Every existential journey is worthy of respect, especially, if it has been marked by suffering, but the one who has changed his positions has no right to accuse another (in this case Mons. Gherardini who has stayed coherent), of being ‘ambiguous’ or ‘vague.’
Furthermore, nobody has the right to substitute the supreme authority of the Church in judging their brothers on questions of faith which are still undefined. There are some dogmas, such as the Immaculate Conception, that are infallibly defined by the extraordinary Magisterium of the Church. Whoever denies them, should be considered, without question, a heretic.
There are other truths of a theological order, such as that of the invalidity of the ordination of women to the priesthood which cannot be denied without falling into heresy or error, because, never having been defined by the extraordinary Magisterium, they have been proposed infallibly by the ordinary universal teaching authority of the Church. Nevertheless, there are other points in which theological discussion is open, for example, of attributing theological merit to the declaration of religious liberty (Dignitatis Humanae) or to the liturgical reform of Paul VI. In these cases the extraordinary Magisterium has never made any declaration and the conditions required by Vatican I for the infallibility of the ordinary Magisterium are missing.
Thus, discussions here, are free and wide open.
The Church throughout Her history, has always acknowledged theological disputes, even heated ones. Until a truth has been defined as such by the Church, it is licit to defend ones’ own opinion, even passionately, because we have the duty to sustain that which we believe to be true. We have no right, however, to “excommunicate” whoever thinks differently from us, just because we do not share their opinions. If Mons. Gherardini, Fr. Lanzetta or Professor de Mattei are in error, let the Church Herself condemn them. But if Mons. Gherardini lives in the Vatican and writes for “L’Osservatore Romano”, it means that his opinions, even if not necessarily shared, are at least tolerated by the ecclesiastical authorities. And how can they not be, when positions that are objectively heretical are tolerated, such as the Austrian or German parish-priests that demand the ordination of women and also married priests? It is no surprise that Mons. Gherardini’s positions are loathed by the progressive front. But why is there such aversion from the part of one who is not progressive? Why is there so much focus on the one who defends Tradition instead of unifying all their forces in order to fight those who deny Tradition?
Perhaps the accusers of Mons. Gherardini, who present themselves as the unique interpreters of the Magisterium, want the only alternative to their unconditional acceptance of Vatican II to be sedevacantism or at least, the irregular canonical position in which the Fraternity of Saint Pius X presently finds itself.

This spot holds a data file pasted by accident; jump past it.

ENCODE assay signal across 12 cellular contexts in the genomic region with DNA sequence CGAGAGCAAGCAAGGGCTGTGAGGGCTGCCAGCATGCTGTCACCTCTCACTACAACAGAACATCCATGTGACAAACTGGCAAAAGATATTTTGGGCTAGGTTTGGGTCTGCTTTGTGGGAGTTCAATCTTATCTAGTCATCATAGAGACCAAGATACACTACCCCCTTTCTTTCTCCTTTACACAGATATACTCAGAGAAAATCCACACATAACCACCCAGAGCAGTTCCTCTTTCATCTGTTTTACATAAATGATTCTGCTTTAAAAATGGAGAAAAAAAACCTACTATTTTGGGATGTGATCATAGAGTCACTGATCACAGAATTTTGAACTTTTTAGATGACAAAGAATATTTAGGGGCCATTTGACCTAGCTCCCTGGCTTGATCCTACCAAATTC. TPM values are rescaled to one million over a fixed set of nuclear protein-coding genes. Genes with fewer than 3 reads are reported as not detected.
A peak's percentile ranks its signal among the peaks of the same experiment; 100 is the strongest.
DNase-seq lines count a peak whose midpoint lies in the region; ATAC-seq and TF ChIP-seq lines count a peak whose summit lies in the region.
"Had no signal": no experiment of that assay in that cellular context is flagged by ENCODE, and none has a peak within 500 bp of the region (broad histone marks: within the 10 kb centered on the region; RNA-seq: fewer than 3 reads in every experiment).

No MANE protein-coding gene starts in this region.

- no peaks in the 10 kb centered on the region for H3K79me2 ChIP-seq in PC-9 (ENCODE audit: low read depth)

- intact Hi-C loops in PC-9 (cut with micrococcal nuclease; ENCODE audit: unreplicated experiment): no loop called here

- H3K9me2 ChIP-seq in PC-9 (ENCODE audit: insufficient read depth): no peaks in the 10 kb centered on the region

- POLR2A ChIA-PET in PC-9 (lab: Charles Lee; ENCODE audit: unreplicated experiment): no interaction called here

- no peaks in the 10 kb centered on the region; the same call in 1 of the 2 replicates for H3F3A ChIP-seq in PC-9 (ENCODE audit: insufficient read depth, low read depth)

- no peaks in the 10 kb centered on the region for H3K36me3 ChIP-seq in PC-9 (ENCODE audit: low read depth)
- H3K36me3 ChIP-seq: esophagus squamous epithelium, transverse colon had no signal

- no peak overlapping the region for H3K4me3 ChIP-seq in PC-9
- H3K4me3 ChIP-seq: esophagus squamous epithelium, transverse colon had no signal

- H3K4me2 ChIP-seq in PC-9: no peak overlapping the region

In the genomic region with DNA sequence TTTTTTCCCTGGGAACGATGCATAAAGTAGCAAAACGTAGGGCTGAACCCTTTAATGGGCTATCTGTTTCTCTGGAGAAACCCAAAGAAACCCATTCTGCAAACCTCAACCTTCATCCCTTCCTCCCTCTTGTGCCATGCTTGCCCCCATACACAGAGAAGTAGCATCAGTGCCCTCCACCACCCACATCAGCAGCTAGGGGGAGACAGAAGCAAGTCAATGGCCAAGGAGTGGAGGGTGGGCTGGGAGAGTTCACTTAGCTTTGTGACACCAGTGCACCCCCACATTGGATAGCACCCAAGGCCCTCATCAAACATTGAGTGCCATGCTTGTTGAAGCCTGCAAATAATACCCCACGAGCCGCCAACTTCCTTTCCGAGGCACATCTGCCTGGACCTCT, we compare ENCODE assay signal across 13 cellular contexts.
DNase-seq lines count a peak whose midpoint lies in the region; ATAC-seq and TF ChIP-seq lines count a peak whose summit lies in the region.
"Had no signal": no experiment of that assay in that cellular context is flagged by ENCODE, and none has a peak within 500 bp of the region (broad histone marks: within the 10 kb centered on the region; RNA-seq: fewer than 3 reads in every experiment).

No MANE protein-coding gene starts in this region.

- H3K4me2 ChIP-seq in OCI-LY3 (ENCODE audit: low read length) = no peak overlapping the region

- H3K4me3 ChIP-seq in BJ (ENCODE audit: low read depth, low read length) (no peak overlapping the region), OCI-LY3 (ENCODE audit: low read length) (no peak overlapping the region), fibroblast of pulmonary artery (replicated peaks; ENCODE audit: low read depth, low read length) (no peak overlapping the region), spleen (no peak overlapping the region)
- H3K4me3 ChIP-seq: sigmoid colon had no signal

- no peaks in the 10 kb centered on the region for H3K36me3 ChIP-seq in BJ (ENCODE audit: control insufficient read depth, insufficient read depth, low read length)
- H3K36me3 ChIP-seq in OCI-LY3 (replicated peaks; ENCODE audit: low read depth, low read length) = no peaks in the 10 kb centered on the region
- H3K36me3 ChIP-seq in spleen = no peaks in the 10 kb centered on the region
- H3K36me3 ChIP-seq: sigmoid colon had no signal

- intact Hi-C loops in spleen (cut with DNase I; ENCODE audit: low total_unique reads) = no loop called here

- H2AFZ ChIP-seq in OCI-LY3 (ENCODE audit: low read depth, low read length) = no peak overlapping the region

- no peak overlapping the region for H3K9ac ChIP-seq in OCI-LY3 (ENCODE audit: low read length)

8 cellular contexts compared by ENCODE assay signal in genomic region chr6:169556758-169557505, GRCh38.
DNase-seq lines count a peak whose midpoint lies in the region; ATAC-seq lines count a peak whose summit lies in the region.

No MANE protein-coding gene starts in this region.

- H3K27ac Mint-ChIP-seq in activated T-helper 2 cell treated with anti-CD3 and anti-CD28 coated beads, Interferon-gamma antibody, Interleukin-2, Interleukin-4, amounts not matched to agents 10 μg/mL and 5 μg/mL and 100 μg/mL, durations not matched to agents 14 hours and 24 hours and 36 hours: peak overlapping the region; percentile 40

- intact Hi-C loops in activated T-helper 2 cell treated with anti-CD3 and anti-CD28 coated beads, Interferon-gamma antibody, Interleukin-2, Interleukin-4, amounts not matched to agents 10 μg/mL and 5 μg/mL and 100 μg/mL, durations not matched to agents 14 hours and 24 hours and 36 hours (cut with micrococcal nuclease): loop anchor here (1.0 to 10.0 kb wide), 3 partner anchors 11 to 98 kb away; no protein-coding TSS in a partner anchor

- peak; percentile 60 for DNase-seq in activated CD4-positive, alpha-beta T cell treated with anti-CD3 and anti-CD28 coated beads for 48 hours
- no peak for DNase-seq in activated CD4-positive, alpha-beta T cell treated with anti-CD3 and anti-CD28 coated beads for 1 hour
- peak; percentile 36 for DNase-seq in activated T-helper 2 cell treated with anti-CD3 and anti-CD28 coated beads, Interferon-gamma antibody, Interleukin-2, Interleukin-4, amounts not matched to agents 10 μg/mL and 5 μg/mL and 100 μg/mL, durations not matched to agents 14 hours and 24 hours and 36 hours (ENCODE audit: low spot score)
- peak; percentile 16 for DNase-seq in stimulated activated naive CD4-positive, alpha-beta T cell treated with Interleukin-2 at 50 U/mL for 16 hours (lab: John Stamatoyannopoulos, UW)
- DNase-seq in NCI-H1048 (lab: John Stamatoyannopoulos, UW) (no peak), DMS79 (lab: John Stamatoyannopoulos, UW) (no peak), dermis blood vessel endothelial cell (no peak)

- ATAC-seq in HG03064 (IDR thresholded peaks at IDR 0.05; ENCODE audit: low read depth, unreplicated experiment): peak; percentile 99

The accusation of “crypto-sedevacantism” offends the intelligence and honesty of those who assert it. And regarding that of “lefebvrism” , Mons. Gherardini himself has recently reaffirmed his position clearly: “I agree fundamentally with some of the Fraternity’s ideas: the sense that Tradition lives because it has never been interrupted, “ the romanness”, of its Founder, the criticism of the present worldly decadence, and even more. But not, however, the Fraternity’s autonomy with which it recognizes matrimonial causes, dissolves marriages, reducing them to the lay state: these come under the authority of the Church and Her tribunals, not of a “priestly society”, which is, after all, not yet canonically recognized.”
In short, sharing some doctrinal positions, does not mean being an accomplice in canonical life choices. The great merit of Mons. Gherardini is actually that of demonstrating that a serious and objective criticism of some of the documents of the Second Vatican Council can be done, remaining fully inside the Catholic Church, respecting the supreme Authority and leaving it with the task of resolving the question in a definitive manner. Until this happens, discussions are licit and should take place in a calm and respectful way.
One cannot be defined “sedevacantist” or “protestant” just because they have critically analyzed documents, acts or omissions by ecclesiastical authority not covered by infallibility, but those who deny, in principle or fact, the existence of this authority. This is not the case of Mons. Gherardini nor of the other authors under attack, who in other times would have been defined as “ultramontane” precisely because of their attachment to the Apostolic Authority and the Roman See.
The accusations which have been launched at us wound our Catholic honour and constitute an unfair denigration which implies a sin against justice, and is grave. It is in the name of violated justice that I write these lines and ask that the terms of the discussion in act be modified. If the opposite happens, nobody will be able to take away our right to defend ourselves and we will find ourselves faced with painful controversies, but perhaps they will be purifying.